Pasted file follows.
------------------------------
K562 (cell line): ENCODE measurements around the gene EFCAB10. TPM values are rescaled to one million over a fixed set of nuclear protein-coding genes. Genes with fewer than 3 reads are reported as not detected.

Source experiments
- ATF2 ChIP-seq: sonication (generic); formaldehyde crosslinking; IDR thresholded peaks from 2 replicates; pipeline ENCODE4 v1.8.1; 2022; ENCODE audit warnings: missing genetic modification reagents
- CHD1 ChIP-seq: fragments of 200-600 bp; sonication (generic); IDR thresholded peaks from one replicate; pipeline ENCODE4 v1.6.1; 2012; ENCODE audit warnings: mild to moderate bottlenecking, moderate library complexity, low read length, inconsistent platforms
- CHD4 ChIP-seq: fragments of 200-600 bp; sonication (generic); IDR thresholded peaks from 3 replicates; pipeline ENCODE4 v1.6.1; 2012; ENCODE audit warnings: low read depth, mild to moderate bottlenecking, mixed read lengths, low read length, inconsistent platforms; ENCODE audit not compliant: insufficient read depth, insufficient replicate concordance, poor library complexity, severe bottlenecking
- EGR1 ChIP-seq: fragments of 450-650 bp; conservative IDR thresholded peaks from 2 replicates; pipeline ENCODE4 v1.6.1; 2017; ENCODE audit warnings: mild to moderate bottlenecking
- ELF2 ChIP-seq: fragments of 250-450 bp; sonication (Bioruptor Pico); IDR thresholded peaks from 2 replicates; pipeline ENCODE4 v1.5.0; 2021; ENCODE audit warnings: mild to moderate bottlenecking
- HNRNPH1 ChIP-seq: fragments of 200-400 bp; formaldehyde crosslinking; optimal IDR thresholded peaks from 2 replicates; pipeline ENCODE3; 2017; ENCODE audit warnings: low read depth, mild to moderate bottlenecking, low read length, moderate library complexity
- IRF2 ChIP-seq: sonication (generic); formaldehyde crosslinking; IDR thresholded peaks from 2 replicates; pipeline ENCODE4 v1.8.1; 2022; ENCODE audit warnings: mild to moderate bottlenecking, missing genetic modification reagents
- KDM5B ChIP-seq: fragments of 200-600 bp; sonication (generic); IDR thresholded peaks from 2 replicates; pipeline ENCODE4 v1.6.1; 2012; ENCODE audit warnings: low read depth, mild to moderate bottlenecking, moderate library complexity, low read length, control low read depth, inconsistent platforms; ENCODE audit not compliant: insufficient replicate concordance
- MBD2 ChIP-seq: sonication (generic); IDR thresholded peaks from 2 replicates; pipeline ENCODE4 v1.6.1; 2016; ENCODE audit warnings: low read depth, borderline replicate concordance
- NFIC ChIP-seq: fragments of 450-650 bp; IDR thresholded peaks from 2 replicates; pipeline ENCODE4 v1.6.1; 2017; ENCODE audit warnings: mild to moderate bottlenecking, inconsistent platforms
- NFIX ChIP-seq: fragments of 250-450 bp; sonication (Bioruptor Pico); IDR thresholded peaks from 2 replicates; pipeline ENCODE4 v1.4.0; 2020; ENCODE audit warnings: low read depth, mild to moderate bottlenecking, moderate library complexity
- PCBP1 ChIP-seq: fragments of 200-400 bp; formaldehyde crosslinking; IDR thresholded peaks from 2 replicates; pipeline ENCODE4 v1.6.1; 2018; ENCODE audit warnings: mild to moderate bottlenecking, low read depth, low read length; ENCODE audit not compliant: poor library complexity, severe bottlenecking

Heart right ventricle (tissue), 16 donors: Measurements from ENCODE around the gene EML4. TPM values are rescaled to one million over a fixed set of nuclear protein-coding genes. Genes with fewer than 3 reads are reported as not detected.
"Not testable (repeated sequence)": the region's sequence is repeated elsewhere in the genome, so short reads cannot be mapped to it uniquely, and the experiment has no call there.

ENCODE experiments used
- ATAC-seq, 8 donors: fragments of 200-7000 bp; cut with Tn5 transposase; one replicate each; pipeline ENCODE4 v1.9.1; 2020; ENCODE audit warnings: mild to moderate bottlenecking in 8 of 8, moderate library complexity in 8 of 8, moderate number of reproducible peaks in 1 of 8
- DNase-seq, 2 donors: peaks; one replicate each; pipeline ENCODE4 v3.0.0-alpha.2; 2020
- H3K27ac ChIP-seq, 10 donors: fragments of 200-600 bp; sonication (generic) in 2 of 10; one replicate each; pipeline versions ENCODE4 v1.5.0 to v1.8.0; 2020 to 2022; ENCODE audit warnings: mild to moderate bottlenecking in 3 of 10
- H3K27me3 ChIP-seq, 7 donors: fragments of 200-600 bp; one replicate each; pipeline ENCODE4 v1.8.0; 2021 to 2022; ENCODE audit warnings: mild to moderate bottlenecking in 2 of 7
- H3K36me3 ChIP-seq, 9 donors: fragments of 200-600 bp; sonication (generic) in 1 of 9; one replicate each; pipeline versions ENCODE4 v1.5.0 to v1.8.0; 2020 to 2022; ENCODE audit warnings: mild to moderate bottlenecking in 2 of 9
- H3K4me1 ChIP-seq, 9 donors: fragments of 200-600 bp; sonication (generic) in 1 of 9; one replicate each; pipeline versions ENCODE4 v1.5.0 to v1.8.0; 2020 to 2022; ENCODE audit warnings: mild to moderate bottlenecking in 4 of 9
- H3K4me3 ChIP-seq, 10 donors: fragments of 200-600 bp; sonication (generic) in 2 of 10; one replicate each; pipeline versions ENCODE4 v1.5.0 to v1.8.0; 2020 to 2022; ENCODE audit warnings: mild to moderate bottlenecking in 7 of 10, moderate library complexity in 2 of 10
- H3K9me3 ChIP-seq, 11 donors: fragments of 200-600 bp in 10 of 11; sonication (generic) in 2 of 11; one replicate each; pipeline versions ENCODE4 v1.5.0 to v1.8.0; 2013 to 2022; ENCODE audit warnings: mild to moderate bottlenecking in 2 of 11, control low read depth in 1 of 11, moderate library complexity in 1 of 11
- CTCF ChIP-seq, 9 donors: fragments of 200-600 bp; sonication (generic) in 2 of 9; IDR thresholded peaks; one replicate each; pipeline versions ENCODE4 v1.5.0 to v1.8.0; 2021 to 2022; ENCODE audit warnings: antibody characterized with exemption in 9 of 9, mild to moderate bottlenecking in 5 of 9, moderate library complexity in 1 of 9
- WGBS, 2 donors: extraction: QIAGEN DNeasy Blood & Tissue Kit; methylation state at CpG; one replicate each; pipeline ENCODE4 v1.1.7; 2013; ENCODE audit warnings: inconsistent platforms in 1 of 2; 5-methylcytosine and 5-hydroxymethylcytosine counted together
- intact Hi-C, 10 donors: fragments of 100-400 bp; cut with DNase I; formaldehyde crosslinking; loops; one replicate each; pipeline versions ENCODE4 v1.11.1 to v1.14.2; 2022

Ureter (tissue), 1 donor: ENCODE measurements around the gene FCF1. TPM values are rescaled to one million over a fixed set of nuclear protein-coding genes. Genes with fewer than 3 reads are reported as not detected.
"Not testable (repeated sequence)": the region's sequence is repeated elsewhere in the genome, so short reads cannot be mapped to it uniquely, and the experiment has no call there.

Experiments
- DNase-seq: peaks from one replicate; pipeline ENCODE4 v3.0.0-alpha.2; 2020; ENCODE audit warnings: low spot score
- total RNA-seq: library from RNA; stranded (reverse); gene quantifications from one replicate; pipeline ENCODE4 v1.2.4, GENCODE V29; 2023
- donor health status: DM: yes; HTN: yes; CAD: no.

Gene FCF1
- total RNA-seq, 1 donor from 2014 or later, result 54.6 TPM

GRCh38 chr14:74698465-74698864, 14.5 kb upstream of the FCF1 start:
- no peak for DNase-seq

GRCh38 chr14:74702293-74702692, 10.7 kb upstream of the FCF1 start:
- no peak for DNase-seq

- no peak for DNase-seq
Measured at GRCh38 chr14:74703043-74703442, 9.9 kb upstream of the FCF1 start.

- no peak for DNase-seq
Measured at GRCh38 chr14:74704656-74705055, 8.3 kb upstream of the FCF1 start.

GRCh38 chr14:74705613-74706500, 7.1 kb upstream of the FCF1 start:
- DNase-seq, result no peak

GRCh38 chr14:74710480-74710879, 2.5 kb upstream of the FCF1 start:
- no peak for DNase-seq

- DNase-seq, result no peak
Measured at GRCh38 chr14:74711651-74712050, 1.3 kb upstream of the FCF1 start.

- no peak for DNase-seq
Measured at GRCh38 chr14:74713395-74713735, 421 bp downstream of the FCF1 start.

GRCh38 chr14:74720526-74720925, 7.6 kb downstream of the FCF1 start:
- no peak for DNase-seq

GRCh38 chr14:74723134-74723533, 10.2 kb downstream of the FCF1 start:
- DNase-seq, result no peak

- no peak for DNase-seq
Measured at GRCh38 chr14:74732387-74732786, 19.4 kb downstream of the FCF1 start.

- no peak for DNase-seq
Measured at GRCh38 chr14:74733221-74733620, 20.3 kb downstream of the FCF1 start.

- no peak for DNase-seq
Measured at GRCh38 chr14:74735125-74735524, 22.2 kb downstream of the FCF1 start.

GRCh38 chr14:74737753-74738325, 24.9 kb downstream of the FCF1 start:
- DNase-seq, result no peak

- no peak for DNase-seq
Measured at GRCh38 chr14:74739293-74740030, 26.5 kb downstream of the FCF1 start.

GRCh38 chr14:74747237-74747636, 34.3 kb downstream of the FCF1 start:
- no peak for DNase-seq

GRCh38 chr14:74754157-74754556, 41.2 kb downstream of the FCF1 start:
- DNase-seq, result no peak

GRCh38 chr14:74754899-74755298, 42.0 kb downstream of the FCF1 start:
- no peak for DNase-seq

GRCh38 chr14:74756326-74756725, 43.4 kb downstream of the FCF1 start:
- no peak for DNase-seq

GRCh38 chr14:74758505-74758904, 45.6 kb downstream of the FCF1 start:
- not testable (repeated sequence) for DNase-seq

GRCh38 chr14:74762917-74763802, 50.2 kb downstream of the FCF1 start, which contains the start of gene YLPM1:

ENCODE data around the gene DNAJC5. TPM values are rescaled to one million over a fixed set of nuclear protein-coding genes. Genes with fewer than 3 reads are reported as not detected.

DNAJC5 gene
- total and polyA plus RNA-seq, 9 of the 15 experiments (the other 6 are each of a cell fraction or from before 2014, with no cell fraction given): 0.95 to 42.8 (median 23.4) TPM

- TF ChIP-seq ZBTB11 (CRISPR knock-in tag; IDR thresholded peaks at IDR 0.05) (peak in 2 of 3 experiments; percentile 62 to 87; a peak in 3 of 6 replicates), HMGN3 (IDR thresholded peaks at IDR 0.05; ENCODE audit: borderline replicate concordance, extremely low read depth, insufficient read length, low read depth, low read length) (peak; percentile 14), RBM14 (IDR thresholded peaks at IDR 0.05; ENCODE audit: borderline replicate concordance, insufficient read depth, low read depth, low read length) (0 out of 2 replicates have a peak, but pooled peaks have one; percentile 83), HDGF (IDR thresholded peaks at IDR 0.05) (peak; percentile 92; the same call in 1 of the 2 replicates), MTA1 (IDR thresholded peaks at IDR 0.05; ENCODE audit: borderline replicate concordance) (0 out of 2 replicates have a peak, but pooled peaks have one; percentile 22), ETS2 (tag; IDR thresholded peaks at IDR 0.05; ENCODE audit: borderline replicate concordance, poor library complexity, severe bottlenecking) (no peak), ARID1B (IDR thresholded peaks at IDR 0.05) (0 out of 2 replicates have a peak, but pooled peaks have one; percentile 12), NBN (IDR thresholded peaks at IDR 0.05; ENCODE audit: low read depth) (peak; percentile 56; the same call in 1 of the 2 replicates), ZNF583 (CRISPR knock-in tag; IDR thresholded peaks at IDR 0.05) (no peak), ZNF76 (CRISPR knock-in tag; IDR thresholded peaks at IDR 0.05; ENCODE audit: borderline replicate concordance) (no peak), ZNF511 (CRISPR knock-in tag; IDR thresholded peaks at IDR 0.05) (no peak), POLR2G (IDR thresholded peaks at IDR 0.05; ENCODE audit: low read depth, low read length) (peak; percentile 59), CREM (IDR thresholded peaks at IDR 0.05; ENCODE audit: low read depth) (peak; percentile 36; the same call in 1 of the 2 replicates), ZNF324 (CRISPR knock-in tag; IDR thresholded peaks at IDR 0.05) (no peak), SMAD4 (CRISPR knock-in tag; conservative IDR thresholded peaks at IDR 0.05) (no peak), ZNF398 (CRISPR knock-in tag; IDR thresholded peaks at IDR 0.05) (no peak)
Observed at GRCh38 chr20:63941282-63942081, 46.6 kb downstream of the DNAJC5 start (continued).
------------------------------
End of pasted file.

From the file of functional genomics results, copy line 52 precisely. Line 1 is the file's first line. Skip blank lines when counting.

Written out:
Measured at GRCh38 chr14:74713395-74713735, 421 bp downstream of the FCF1 start.